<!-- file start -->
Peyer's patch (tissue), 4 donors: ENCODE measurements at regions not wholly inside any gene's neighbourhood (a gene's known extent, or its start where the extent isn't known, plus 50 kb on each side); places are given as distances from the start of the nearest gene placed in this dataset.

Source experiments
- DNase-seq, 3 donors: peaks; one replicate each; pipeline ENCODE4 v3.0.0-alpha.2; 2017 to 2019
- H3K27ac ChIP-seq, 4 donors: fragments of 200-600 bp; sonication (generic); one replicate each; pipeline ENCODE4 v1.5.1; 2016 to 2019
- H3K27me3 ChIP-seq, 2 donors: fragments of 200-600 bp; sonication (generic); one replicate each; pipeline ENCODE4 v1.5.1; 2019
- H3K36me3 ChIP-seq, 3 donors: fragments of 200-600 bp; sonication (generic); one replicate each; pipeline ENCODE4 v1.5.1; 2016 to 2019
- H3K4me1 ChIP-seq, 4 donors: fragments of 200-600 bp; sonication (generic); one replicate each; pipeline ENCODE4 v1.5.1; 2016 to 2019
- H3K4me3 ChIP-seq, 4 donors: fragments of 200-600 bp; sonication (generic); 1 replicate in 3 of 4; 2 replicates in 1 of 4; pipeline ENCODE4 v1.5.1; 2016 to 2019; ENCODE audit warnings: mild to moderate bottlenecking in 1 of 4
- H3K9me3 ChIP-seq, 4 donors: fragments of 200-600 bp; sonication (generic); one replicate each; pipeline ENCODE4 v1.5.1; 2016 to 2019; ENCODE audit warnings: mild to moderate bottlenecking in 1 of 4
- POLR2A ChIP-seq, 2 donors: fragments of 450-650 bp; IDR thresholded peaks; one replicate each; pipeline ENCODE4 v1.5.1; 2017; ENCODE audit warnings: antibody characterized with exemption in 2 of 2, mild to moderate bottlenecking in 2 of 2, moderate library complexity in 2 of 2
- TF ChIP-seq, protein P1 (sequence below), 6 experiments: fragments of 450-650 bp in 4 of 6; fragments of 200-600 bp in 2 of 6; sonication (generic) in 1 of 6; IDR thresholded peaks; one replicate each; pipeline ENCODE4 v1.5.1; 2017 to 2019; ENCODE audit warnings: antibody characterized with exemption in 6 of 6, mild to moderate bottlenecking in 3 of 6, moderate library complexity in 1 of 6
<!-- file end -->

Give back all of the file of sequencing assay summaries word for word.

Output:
Peyer's patch (tissue), 4 donors: ENCODE measurements at regions not wholly inside any gene's neighbourhood (a gene's known extent, or its start where the extent isn't known, plus 50 kb on each side); places are given as distances from the start of the nearest gene placed in this dataset.

Source experiments
- DNase-seq, 3 donors: peaks; one replicate each; pipeline ENCODE4 v3.0.0-alpha.2; 2017 to 2019
- H3K27ac ChIP-seq, 4 donors: fragments of 200-600 bp; sonication (generic); one replicate each; pipeline ENCODE4 v1.5.1; 2016 to 2019
- H3K27me3 ChIP-seq, 2 donors: fragments of 200-600 bp; sonication (generic); one replicate each; pipeline ENCODE4 v1.5.1; 2019
- H3K36me3 ChIP-seq, 3 donors: fragments of 200-600 bp; sonication (generic); one replicate each; pipeline ENCODE4 v1.5.1; 2016 to 2019
- H3K4me1 ChIP-seq, 4 donors: fragments of 200-600 bp; sonication (generic); one replicate each; pipeline ENCODE4 v1.5.1; 2016 to 2019
- H3K4me3 ChIP-seq, 4 donors: fragments of 200-600 bp; sonication (generic); 1 replicate in 3 of 4; 2 replicates in 1 of 4; pipeline ENCODE4 v1.5.1; 2016 to 2019; ENCODE audit warnings: mild to moderate bottlenecking in 1 of 4
- H3K9me3 ChIP-seq, 4 donors: fragments of 200-600 bp; sonication (generic); one replicate each; pipeline ENCODE4 v1.5.1; 2016 to 2019; ENCODE audit warnings: mild to moderate bottlenecking in 1 of 4
- POLR2A ChIP-seq, 2 donors: fragments of 450-650 bp; IDR thresholded peaks; one replicate each; pipeline ENCODE4 v1.5.1; 2017; ENCODE audit warnings: antibody characterized with exemption in 2 of 2, mild to moderate bottlenecking in 2 of 2, moderate library complexity in 2 of 2
- TF ChIP-seq, protein P1 (sequence below), 6 experiments: fragments of 450-650 bp in 4 of 6; fragments of 200-600 bp in 2 of 6; sonication (generic) in 1 of 6; IDR thresholded peaks; one replicate each; pipeline ENCODE4 v1.5.1; 2017 to 2019; ENCODE audit warnings: antibody characterized with exemption in 6 of 6, mild to moderate bottlenecking in 3 of 6, moderate library complexity in 1 of 6